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STOP has enough signatures, but here's what's next

STOP has the 22,000 signatures they needed for their initiative to qualify for the ballot. But the verification process is not over.

The petition put together by Sacramento Taxpayers Opposed to Pork (STOP) to place the city's financing plan for a new downtown arena on the ballot has enough signatures to qualify, the county of Sacramento announced Friday.

STOP needed 22,000 valid signatures and they now have 22,498, or a 65.2 percent validity rate. The group needed at least a 62 percent validity rate for it to qualify.

Below is a breakdown of the current count from the county registrar's office.

Raw Count


Signatures checked


Signatures not checked


Signatures Valid



Signatures Invalid






Not Registered



Out of District









Registered Late



Registered at a different Address



No Residence Address Given



No Signature



Signatures Don't Match



Withdrawn and out of district



Name/Add not completed by signer



Circulator's signature problem



Circulator's date incorrect or not listed



So what happens next? Well, this validation process isn't over just yet.

Sacramento City Clerk, Shirley Concolino will have the final say on whether the petition is ultimately valid. Assistant City Clerk, Wendy Klock-Johnson, told Sactown Royalty that Concolino will examine the county's findings "as well as ensure that the petition and the materials meet the requirements of the charter and the election code and then she will deem it sufficient or insufficient."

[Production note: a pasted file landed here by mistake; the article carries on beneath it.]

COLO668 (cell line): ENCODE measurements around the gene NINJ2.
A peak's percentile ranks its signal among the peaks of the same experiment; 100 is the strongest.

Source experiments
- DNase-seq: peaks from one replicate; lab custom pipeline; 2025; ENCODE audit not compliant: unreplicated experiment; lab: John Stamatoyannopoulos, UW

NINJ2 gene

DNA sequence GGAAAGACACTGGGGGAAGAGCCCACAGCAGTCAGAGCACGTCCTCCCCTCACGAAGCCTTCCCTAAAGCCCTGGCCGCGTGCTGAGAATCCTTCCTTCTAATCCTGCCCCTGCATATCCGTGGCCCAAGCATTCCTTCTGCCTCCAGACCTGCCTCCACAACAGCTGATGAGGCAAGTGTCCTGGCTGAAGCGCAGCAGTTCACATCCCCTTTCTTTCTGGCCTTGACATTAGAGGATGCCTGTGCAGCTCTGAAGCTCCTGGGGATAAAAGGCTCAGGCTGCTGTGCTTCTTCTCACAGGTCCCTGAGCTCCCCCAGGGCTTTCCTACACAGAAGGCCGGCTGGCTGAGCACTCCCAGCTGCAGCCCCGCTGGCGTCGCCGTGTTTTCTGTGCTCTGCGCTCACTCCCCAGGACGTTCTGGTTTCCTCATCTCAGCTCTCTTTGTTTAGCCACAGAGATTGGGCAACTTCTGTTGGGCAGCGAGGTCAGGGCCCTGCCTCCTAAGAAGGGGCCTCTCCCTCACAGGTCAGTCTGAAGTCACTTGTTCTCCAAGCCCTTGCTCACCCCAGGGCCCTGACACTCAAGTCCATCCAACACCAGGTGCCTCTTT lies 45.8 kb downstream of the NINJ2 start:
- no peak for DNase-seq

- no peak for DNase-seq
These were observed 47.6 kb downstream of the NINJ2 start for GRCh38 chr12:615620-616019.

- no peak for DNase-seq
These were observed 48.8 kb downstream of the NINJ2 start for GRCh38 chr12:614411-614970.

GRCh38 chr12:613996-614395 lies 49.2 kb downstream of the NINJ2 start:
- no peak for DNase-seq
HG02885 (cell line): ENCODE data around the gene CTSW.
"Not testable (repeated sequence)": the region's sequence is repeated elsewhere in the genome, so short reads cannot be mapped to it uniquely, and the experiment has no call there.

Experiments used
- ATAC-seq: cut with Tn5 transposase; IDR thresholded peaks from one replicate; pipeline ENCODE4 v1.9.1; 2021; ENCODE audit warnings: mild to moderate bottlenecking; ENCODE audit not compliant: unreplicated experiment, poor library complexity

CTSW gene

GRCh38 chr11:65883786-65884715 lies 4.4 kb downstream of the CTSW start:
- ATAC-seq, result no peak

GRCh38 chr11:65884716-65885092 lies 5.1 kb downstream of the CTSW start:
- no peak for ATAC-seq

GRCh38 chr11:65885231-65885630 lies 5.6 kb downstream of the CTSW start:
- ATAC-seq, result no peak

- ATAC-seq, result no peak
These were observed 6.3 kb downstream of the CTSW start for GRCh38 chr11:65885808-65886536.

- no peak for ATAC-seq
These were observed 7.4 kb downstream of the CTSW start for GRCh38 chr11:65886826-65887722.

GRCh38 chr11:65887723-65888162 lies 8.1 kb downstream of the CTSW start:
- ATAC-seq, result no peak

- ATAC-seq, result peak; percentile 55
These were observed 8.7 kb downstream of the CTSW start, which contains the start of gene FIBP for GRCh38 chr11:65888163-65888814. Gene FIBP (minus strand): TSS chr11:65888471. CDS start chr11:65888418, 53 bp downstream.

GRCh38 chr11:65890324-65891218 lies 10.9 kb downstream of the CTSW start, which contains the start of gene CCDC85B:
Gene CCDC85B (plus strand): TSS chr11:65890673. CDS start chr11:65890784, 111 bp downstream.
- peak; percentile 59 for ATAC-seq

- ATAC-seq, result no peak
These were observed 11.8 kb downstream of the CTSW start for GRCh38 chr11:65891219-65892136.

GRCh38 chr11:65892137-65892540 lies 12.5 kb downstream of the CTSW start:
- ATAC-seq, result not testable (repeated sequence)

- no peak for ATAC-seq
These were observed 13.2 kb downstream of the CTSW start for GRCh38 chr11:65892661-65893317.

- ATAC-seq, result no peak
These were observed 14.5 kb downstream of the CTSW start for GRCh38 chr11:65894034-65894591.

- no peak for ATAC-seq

Here is Concolino, via Dale Kasler and Tony Bizjak of The Sacramento Bee.

"I feel compelled to remind the community that simply reaching this (22,165) threshold does not conclude the petition validation process," she added in a statement released hours before the county provided its update. "Regardless of how many signatures are deemed valid, the final certification of the election lies with the city’s elections official, the city clerk."

Should Concolino accept the petitions, she would "forward the certificate of petition results to the council (council meeting item) for acceptance and the council would at that time have options for consideration per the election code."

The council members, based on the election code, would have these options:

9214. ......the legislative body shall do one of the following:

(a) Adopt the ordinance, without alteration, at the regular

meeting at which the certification of the petition is presented, or

within 10 days after it is presented.

(b) Immediately order a special election, to be held pursuant to

subdivision (a) of Section 1405, at which the ordinance, without

alteration, shall be submitted to a vote of the voters of the city.

(c) Order a report pursuant to Section 9212 at the regular meeting

at which the certification of the petition is presented. When the

report is presented to the legislative body, the legislative body

shall either adopt the ordinance within 10 days or order an election

pursuant to subdivision (b).

In layman's terms, this ultimately means the council can adopt it, they can send it to an election or they can ask for a further report. But regardless of these options, they still have to ultimately adopt it/send it to an election based on these conditions. So the ball is in Concolino's court. Her office has until Jan. 28 to finalize that verification process.